This diet is associated with improved psychological wellbeing, a reduction in some of the known risk factors for type 2 diabetes, and possibly some of those linked to cardiovascular disease, one of the main causes of early death in people with the condition, the findings indicate.
The International Diabetes Federation estimates that 642 million people will be living with diabetes by 2040. In the UK around 4.5 million people have been diagnosed with it; in the US the equivalent figure is more than 30 million.
Nearly 15 per cent of all global deaths are attributed to diabetes; and it killed 5 million people before the age of 60 in 2015. It is also frequently associated with depression, which in turn affects how well blood glucose levels are controlled.
While a predominantly plant-based diet-rich in fruits, vegetables, nuts, legumes, and seeds with no (vegan) or few animal products-has been linked to a significantly lower risk of developing type 2 diabetes, it's not clear if it might also be linked to improved mood and wellbeing.
To try and find out, the researchers trawled through the available evidence and found 11 relevant English language clinical trials, published between 1999 and 2017, comparing plant-based diets with other types of diet. The studies involved a total of 433 people in their mid-50s, on average.
Eight of the trials assessed the impact of a vegan diet and six included patients being given information on optimal nutrition to help them better understand the benefits of a plant based diet. The trials lasted for an average of 23 weeks.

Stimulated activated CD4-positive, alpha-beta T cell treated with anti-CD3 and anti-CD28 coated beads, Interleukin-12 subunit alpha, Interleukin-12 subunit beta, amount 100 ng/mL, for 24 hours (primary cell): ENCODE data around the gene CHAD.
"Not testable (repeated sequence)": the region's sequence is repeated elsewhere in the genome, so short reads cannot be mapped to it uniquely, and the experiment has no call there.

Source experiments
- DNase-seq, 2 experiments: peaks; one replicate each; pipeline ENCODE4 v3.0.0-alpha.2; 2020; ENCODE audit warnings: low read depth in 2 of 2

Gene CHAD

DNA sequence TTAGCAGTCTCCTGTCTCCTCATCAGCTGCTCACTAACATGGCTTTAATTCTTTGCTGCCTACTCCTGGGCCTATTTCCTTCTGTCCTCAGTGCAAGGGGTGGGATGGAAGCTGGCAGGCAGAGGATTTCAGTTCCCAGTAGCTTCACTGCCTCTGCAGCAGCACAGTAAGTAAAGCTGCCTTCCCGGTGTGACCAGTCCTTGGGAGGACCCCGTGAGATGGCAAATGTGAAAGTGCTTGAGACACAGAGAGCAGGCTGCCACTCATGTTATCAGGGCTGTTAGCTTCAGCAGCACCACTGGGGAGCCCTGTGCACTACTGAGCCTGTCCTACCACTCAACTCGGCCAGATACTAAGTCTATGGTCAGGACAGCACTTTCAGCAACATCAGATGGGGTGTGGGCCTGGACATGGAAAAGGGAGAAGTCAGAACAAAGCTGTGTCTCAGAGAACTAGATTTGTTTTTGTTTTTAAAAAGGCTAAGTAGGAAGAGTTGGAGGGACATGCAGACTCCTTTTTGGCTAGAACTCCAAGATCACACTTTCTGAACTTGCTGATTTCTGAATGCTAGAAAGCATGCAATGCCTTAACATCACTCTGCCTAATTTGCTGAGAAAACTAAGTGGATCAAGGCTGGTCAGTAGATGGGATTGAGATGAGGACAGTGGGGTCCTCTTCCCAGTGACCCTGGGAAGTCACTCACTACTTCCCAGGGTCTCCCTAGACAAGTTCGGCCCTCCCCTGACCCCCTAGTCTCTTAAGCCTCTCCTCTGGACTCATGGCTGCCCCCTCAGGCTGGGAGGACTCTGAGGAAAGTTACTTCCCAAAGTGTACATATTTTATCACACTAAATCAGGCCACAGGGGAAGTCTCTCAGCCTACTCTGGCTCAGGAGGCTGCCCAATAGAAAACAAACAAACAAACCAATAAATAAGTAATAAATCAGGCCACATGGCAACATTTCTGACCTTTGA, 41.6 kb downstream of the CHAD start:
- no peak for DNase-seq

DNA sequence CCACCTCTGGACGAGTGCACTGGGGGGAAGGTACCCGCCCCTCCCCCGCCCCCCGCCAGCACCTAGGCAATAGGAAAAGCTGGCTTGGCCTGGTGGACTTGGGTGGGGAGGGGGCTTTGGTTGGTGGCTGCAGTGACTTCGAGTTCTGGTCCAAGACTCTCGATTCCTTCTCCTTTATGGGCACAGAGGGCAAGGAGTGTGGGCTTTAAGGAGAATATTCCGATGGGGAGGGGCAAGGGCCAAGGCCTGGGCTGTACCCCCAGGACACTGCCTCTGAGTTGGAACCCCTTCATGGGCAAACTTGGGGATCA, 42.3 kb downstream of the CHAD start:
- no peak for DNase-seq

A systematic critical analysis of the results showed that quality of life-both physical and emotional-improved only in those patients on a plant based/vegan diet. Similarly, depressive symptoms improved significantly only in these groups.
Nerve pain (neuropathy) eased in both the plant based and comparator diet groups, but more so in the former. And the loss of temperature control in the feet in those on the comparator diets suggests that eating predominantly plant based foods may have slowed the progressive nerve damage associated with diabetes, say the researchers.
Average (HbA1c) and fasting blood glucose levels fell more sharply in those who cut out or ate very few animal products and these participants lost nearly twice as much weight: 5.23 kg vs 2.83 kg. The fall in blood fats--a known risk factor for cardiovascular disease--was also greater in those on plant based/vegan diets.
The researchers point out several caveats to their findings, including the small sample sizes of the studies they reviewed and the reliance of the data on participant recall. But this review is the first to attempt to look at the psychological impact of a plant based diet in people with type 2 diabetes, and it draws on research from five different countries, they say.
In six of the studies, those following a plant based/vegan diet were able to cut down or discontinue the drugs they were taking for their diabetes and associated underlying conditions, such as high blood pressure.
Overall, the results indicated that even though the plant based diets were more difficult to follow, at least to begin with, participants stuck to them better than those in the comparator groups.
"Based on the evidence of the research analysis by this systematic review, it can be concluded that plant-based diets accompanied by educational interventions can significantly improve psychological health, quality of life, HbA1c levels and weight, and therefore the management of diabetes," write the researchers.
"Furthermore, plant-based diets could potentially improve diabetic neuropathic pain and the levels of total cholesterol, [low density lipoprotein] cholesterol and triglycerides in [type 2 diabetes].